“It’s important to not take myself too seriously — to be personal and visible,” he says. “It’s good that students know the administration cares about them, and the only way they can know that is if I’m personally there.”
Fuchs says he understands that his main mission is to advance UF toward its pre-eminence goals — chief among them, cracking the top 10 of public universities nationwide. U.S. News & World Report currently ranks UF 14th.
He feels, he says, “considerable” urgency about moving the school up the rankings ladder. Since 2013, the Legislature has given $35 million each to UF and Florida State University to strengthen their academic and research performance. UF has used the money to hire mid-career and distinguished professors in key areas, notably health, computing and life sciences. Together, Fuchs and FSU President John Thrasher went to the Legislature in March to ask for an additional $30 million apiece in pre-eminence funding.
Fuchs says he sees his two main roles as being UF’s “chief communicator” and attracting more money to the school. “The University of Florida is well run. It’s my job to communicate that,” he says.
Fuchs is long accustomed to many in academia viewing him as a curiosity because of his faith. Among his colleagues at Cornell and elsewhere in the Ivy League, he says, “I was the only evangelical Christian I knew.”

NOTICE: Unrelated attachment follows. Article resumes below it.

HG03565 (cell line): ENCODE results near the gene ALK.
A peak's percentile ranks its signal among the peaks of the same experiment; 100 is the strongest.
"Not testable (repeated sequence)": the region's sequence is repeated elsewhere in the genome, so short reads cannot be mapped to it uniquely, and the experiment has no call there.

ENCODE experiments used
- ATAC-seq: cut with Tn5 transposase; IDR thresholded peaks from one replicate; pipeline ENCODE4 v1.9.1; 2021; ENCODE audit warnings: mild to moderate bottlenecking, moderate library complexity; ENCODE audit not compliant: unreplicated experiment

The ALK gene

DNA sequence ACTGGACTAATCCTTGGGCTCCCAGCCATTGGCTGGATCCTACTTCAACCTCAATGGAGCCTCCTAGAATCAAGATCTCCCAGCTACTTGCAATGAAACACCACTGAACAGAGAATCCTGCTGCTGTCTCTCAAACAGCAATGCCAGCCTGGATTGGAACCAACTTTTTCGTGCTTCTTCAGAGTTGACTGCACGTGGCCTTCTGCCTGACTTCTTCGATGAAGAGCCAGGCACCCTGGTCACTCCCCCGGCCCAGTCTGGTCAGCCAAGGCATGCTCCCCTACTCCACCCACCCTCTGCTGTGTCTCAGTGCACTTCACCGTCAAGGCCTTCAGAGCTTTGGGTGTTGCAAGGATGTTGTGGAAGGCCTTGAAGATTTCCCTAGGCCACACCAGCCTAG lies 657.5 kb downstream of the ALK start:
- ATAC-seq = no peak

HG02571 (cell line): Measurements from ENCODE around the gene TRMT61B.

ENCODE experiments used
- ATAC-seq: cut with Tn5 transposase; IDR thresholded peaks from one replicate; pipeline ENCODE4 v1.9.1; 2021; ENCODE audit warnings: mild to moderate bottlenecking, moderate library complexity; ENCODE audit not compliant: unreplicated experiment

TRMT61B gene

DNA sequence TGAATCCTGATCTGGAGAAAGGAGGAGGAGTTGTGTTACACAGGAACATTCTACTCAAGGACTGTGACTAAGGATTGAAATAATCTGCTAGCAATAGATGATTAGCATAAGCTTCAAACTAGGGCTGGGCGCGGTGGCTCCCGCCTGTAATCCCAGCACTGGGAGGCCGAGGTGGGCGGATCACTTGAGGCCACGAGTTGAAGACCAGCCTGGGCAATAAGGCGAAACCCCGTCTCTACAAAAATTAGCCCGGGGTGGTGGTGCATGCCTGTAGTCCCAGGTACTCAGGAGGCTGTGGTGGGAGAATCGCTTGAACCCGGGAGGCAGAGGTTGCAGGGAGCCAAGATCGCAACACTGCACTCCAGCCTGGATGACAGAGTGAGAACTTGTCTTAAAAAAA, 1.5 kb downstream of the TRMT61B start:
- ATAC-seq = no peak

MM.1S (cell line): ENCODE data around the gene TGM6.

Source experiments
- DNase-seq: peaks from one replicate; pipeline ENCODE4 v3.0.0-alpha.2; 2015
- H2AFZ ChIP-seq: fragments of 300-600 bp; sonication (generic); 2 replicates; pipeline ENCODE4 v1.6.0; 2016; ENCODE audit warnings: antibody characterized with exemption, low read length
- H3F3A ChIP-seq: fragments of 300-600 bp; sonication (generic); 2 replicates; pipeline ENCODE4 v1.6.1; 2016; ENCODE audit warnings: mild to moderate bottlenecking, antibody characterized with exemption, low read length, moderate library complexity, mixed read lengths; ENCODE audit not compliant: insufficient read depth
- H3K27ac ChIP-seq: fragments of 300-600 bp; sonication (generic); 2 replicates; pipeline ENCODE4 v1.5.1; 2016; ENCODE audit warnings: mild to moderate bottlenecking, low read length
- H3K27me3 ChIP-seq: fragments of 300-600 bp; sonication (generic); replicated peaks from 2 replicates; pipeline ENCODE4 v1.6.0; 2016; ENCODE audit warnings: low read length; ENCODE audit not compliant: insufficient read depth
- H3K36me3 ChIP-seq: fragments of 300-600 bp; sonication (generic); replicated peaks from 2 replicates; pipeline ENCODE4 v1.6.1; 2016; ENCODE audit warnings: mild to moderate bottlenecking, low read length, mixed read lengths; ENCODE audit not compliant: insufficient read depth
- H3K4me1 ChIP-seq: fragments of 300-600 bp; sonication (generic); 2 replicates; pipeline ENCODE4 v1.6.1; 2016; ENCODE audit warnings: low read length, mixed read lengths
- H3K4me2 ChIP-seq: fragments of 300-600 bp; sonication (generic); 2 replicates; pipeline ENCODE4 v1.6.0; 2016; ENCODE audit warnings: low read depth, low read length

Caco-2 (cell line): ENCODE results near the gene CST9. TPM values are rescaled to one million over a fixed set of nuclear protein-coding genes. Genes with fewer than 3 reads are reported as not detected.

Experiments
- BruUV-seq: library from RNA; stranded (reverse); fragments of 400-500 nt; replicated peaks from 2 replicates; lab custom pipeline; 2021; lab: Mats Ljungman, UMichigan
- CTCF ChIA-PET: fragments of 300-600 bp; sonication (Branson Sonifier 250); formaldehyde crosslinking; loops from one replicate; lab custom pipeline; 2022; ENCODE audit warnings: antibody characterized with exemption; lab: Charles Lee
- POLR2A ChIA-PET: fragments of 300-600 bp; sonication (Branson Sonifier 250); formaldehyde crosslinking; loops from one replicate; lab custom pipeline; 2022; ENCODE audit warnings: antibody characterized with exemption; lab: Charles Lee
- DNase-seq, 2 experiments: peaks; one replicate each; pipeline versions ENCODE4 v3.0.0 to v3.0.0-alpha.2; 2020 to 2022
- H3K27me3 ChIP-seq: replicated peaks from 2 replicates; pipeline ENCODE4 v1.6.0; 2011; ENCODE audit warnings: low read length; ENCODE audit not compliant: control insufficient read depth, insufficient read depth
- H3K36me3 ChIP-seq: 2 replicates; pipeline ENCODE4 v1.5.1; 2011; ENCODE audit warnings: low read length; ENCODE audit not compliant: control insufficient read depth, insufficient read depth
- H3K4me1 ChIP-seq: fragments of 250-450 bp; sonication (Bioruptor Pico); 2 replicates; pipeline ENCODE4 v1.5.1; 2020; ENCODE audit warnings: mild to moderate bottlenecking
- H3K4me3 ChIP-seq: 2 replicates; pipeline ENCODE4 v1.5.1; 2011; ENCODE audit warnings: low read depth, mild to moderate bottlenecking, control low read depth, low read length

He says he feels at home in both the scientific worlds and his community of faith. He believes his background will serve him well in navigating a political world where science is often mistrusted when its methods and conclusions conflict with politicians’ personal religious beliefs.
“I’m very comfortable living in a world with people who have views that are not scientific,” he says. He believes he can help people with strong religious views become more comfortable with science and scientific inquiry.
Fuchs says he thinks Florida can make progress toward top-10 status within just a few years. Reflecting on his alma mater, Fuchs says that just as Duke has become a national and international academic powerhouse in recent years, “I don’t see why the University of Florida can’t do the same.”